Flotation bags as a backup measure?


I’m about to take delivery of a shiny new Anas Acuta, and am busy gathering up gear while I’m waiting.

Being of the belt-and-suspenders school of safety, I’m thinking about stuffing flotation bags into the bow and stern compartments while off on daytrips.

Two questions:

  1. Does anyone actually do this, or am I being exceedingly paranoid? I’m more worried about the hatches leaking than I am about bulkhead failure, but…one can imagine tiny bulkhead leaks, too.

  2. If I’m not alone in my caution…does anyone here have any experience with bags for this boat (Anas Acuta), in particular? If so, what manufacturer/size of bags did you choose?

    Thanks for any info you can provide!


Rock Garden Play?
if so, then redundancy is a good thing as puncturing the boat with rock crashes and seal landings aren’t unusual (rather have a RM boat for rock play). If you’re just paddling around, then you really don’t need the float bags. Just give your AA a good going over when you get it to make sure hatches and stuff aren’t leaking before heading.

NRS sells stern/bow float bags but most will be too wide and short for your (still better than nothing) boat as these are intended for rec boats. You can order heat sealable nylon from Seattle Sports and make your own custom fitted. The DIY go-native crowd do this all the time for their SOF. Some may have extra material around.


some do
Met an instructor who did use float bags as a backup. He also liked that when partially inflated they kept gear in the hatches from moving around while paddling and rolling. Can’t say if this is common though.

I have
taken to putting in float bags in the forward and rear compartments of the OI just because I use them in the SOF and I have them. Probably wouldn’t if I didn’t already have them


We added them
Don’t necessarily paddle with them inflated all the time, though that is something I should probably rethink. If you punch a hole in the boat while on the water they aren’t going to do much good in their original package. The spare drybag of clothing would likely not be enough by itself.

But yeah - figure at the least you could pull up on an island and use them and duct tape to lurch home.

Couldn’t hurt
Just picked up a set from Gaia since they were cheap ($10 ea.) insurance. Probably a bit of paranoia on my part for the conditions I normally paddle in, but what the heck.

Of course, I come to find out that the stern float has a bad seam, so I’ll be calling Gaia next week to hopefully get a replacement. Or, I may just get tube of Aqua Seal…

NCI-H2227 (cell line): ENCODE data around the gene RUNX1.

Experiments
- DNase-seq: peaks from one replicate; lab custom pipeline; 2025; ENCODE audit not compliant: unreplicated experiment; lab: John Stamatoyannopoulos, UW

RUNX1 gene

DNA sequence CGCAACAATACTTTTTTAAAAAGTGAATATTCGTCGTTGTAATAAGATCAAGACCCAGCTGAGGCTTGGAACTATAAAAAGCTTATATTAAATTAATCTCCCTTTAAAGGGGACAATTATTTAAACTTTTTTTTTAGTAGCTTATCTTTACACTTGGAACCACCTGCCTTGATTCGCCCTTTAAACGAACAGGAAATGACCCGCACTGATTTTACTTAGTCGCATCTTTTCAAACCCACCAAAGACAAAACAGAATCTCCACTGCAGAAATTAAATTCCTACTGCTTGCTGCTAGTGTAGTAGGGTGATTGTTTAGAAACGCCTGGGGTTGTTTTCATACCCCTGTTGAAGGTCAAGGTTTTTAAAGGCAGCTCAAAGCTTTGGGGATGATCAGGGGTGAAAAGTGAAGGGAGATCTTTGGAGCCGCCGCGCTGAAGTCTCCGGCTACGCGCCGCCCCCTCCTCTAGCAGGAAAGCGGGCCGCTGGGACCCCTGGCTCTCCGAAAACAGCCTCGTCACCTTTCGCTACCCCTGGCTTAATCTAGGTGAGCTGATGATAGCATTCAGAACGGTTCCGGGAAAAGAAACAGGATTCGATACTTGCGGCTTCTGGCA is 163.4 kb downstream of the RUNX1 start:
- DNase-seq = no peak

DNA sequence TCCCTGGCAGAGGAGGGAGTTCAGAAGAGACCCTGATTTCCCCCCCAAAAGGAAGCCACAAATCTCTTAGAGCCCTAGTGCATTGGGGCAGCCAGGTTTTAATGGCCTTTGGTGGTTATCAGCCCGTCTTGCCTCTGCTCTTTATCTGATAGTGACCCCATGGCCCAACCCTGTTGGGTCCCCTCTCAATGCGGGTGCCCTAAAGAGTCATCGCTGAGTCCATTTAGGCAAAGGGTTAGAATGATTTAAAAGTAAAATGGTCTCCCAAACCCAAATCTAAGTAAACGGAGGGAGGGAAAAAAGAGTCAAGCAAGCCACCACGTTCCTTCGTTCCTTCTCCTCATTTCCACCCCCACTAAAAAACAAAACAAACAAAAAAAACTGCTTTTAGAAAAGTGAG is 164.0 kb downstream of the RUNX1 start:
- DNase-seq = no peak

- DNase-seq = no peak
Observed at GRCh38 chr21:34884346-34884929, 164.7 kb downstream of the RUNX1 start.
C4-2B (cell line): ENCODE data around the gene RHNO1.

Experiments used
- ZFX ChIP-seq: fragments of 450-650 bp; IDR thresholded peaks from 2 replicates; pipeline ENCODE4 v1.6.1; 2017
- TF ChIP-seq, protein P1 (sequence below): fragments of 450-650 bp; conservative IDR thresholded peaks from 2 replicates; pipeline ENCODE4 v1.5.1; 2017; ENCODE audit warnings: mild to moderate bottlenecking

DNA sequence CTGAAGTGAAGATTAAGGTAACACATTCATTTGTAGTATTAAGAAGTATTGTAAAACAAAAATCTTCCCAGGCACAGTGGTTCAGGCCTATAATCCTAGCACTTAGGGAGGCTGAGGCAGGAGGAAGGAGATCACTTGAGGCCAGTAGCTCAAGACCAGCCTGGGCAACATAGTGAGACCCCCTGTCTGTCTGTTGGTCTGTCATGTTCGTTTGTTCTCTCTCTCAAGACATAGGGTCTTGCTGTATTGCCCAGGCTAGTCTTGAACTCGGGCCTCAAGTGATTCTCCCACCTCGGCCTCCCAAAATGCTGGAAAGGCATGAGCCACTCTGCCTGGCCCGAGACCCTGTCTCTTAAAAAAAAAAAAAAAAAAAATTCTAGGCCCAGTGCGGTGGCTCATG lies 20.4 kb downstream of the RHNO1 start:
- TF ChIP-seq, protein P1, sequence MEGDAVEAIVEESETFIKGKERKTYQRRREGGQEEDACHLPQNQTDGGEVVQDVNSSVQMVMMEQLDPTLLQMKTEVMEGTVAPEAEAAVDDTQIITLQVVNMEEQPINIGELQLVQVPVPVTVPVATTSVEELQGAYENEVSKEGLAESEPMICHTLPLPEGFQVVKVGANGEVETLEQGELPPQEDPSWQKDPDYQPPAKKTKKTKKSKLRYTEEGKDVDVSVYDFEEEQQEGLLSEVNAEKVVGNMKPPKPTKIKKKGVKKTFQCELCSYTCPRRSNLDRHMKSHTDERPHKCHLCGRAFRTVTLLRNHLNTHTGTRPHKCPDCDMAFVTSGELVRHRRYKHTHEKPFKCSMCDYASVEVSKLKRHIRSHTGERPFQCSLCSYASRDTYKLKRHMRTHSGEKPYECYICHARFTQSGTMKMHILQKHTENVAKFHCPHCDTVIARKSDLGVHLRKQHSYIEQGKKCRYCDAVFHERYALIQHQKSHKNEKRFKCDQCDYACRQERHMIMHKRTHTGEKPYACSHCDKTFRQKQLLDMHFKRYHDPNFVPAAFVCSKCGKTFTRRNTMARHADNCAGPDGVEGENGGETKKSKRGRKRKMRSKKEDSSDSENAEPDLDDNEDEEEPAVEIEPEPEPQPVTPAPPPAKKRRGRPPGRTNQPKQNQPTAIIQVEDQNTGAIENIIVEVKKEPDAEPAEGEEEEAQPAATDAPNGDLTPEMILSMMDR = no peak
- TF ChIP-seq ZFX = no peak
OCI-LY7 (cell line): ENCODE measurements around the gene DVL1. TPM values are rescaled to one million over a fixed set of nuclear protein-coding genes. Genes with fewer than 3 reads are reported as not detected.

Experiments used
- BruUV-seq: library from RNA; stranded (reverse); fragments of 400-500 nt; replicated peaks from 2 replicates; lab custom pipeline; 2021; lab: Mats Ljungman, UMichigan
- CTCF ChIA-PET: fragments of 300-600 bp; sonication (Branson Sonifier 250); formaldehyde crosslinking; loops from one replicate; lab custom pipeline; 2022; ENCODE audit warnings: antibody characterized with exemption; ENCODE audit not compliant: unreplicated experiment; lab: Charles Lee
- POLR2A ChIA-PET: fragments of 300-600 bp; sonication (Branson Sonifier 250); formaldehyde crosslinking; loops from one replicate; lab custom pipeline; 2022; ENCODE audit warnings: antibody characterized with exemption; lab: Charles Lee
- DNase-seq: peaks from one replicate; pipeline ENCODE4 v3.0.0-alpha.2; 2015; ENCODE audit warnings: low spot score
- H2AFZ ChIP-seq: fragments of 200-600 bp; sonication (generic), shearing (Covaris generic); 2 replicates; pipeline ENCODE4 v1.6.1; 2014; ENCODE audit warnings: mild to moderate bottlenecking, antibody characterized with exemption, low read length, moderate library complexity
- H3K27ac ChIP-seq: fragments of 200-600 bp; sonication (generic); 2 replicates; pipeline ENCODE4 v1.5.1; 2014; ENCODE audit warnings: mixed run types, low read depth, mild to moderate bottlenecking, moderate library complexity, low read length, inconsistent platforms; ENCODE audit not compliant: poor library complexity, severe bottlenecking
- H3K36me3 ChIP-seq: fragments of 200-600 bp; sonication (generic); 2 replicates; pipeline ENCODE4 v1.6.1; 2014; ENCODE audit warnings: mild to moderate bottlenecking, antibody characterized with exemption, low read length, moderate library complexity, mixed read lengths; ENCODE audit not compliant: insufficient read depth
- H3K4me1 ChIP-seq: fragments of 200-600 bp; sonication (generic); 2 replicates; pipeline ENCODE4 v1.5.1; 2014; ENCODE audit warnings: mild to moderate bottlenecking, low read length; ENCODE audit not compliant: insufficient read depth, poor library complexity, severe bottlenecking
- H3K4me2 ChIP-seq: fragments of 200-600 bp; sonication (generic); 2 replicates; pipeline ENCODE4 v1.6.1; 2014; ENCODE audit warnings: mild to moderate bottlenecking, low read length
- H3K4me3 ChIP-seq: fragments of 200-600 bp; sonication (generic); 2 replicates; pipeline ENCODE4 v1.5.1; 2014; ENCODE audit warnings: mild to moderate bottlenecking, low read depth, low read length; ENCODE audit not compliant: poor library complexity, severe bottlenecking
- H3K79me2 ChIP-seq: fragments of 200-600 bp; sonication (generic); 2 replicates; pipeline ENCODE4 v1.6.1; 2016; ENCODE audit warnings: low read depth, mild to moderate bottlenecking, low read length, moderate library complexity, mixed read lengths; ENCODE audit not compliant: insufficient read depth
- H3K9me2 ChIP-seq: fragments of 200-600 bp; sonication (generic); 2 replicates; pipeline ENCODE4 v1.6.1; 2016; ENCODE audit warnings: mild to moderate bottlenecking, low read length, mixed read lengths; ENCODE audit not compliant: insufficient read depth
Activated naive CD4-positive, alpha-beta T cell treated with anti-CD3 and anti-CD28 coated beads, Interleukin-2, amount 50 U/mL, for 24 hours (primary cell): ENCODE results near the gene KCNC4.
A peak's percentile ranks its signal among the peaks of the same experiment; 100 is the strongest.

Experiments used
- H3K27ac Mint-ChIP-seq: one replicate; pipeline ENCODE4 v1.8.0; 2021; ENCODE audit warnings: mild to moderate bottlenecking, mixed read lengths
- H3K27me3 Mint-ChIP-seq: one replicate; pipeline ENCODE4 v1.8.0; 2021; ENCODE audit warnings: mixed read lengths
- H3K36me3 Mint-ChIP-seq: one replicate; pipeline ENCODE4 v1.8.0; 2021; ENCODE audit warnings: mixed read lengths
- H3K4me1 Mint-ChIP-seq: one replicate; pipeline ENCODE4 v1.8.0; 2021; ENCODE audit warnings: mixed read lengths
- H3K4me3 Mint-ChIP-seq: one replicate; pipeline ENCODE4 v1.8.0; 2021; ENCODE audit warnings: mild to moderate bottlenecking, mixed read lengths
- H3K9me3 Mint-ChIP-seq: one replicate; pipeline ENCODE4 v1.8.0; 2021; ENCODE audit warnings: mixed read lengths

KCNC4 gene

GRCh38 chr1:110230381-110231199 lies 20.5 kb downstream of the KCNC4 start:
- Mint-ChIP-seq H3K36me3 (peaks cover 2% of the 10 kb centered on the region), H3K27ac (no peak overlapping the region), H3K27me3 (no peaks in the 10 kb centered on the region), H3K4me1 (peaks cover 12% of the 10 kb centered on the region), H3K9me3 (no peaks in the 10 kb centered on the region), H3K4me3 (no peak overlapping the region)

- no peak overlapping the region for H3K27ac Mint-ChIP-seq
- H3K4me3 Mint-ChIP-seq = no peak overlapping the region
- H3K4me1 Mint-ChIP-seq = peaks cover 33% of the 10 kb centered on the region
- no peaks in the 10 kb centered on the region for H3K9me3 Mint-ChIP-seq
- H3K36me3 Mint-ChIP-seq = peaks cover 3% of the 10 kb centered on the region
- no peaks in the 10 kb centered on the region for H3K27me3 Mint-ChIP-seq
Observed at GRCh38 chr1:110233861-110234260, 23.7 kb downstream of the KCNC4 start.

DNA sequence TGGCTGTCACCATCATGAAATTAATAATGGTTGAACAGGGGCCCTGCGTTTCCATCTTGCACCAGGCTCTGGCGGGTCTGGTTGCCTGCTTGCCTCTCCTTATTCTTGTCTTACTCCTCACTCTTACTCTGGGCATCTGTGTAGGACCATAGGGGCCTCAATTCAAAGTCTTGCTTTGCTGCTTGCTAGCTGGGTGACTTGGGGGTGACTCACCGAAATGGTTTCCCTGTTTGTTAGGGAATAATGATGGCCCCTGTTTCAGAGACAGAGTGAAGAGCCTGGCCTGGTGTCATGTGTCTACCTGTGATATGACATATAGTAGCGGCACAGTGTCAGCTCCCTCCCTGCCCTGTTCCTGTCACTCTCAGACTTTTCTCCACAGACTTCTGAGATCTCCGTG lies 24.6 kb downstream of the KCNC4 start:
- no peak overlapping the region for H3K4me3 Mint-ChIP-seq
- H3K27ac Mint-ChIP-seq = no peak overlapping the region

Have them for the 1% …
of the time I paddle in areas where I could damage the boat. Not needed for most of the paddling I do. Depends on where you are paddling.


Keep them inflated
I always put them in and inflate them. They make for a nice safety backup.

There are also some practical considerations: If the boat gets swamped, inflated bags help keep the boat afloat and in the proper orientation. With the inflated bags, there is also a much smaller amount of water you need to bail out to get going again.


– Last Updated: Aug-27-06 11:02 PM EST –

I tend to keep float bags (Seattle Sports pair for sea kayaks) in the boat always. I think my initial on these was from a BCU or ACA training or maybe simply at the urging of a coach.

They are not needed for much of the paddling I do, but if I don't try to always have them, I won't have them when I do need them.

There has been some discussion on another board about using canoe float bags in ones sea kayak as they can better fill a compartment and aid in sealing a hatch. However, the bow bag of my Seattle Sports set fills the forward compartment of my Aquanaut in a manner that seals the hatch.

Thanks for the tip on Gaia!
Thanks for the tip on Gaia - for $30, I bought all three of their (now on-sale) floats, and I’ll jam 'em in the boat somehow.

Seems like very cheap insurance, indeed.


Gaia - thumbs up!
As mentioned in my previous post, one of the float bags I recently purchased had a leaky seam so I called Gaia today for return authorization. They’ve got to be some of the nicest, most helpful folks I’ve dealt with in a long time. Unlike some companies, they’ll pay for shipping both ways on warranty items, and will basically do whatever is necessary to make the end user happy. Now, we’re talking about a $10 float bag here, so I was pleasantly surprised!

Agreed, but…
…since I have enough bags for both of my boats, I just leave them in all the time.